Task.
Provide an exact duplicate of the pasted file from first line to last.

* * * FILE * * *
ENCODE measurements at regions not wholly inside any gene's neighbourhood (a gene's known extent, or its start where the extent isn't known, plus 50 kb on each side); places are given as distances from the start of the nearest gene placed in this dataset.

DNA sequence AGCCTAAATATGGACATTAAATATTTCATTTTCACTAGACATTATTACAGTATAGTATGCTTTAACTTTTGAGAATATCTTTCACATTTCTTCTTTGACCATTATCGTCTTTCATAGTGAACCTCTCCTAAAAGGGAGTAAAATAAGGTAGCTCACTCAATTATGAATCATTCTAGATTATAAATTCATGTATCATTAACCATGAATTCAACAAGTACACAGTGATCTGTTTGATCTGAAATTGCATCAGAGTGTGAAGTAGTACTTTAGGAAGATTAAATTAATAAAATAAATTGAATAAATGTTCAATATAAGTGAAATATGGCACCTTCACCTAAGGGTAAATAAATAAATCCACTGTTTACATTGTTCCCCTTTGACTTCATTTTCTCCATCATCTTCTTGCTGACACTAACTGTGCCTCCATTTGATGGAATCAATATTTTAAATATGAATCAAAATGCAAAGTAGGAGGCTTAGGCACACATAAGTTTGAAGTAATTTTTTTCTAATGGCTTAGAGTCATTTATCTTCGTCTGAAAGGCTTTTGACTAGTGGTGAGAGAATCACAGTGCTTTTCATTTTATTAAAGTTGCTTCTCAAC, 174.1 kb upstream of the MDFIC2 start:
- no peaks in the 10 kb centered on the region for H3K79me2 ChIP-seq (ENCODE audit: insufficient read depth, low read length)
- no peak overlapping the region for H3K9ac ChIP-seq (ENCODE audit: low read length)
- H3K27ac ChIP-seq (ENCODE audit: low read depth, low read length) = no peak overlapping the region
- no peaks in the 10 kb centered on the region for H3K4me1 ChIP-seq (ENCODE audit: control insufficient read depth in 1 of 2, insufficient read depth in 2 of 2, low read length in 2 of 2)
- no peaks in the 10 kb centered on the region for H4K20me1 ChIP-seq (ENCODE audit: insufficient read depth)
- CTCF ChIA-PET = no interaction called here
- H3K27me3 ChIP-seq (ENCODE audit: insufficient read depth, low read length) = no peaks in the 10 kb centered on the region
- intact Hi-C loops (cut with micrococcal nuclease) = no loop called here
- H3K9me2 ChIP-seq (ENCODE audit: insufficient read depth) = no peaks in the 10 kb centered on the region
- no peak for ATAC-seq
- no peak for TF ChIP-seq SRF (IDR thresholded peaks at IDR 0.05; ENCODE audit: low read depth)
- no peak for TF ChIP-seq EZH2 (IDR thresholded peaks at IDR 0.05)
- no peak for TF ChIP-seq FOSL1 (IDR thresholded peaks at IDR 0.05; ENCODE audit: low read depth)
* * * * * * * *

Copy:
ENCODE measurements at regions not wholly inside any gene's neighbourhood (a gene's known extent, or its start where the extent isn't known, plus 50 kb on each side); places are given as distances from the start of the nearest gene placed in this dataset.

DNA sequence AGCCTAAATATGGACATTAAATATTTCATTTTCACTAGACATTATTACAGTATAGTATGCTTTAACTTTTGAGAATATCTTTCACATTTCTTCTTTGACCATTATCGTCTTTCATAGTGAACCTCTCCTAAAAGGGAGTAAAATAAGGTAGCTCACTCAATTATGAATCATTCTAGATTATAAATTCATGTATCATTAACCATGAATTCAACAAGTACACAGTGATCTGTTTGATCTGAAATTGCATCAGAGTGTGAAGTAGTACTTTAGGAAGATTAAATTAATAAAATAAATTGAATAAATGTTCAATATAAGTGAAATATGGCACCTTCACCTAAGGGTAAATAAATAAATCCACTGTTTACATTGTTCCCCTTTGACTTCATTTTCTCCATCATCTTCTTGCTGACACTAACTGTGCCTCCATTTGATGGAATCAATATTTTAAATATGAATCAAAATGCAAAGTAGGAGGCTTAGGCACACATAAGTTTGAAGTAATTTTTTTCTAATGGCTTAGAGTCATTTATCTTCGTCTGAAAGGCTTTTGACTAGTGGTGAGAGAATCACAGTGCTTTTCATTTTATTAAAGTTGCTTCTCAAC, 174.1 kb upstream of the MDFIC2 start:
- no peaks in the 10 kb centered on the region for H3K79me2 ChIP-seq (ENCODE audit: insufficient read depth, low read length)
- no peak overlapping the region for H3K9ac ChIP-seq (ENCODE audit: low read length)
- H3K27ac ChIP-seq (ENCODE audit: low read depth, low read length) = no peak overlapping the region
- no peaks in the 10 kb centered on the region for H3K4me1 ChIP-seq (ENCODE audit: control insufficient read depth in 1 of 2, insufficient read depth in 2 of 2, low read length in 2 of 2)
- no peaks in the 10 kb centered on the region for H4K20me1 ChIP-seq (ENCODE audit: insufficient read depth)
- CTCF ChIA-PET = no interaction called here
- H3K27me3 ChIP-seq (ENCODE audit: insufficient read depth, low read length) = no peaks in the 10 kb centered on the region
- intact Hi-C loops (cut with micrococcal nuclease) = no loop called here
- H3K9me2 ChIP-seq (ENCODE audit: insufficient read depth) = no peaks in the 10 kb centered on the region
- no peak for ATAC-seq
- no peak for TF ChIP-seq SRF (IDR thresholded peaks at IDR 0.05; ENCODE audit: low read depth)
- no peak for TF ChIP-seq EZH2 (IDR thresholded peaks at IDR 0.05)
- no peak for TF ChIP-seq FOSL1 (IDR thresholded peaks at IDR 0.05; ENCODE audit: low read depth)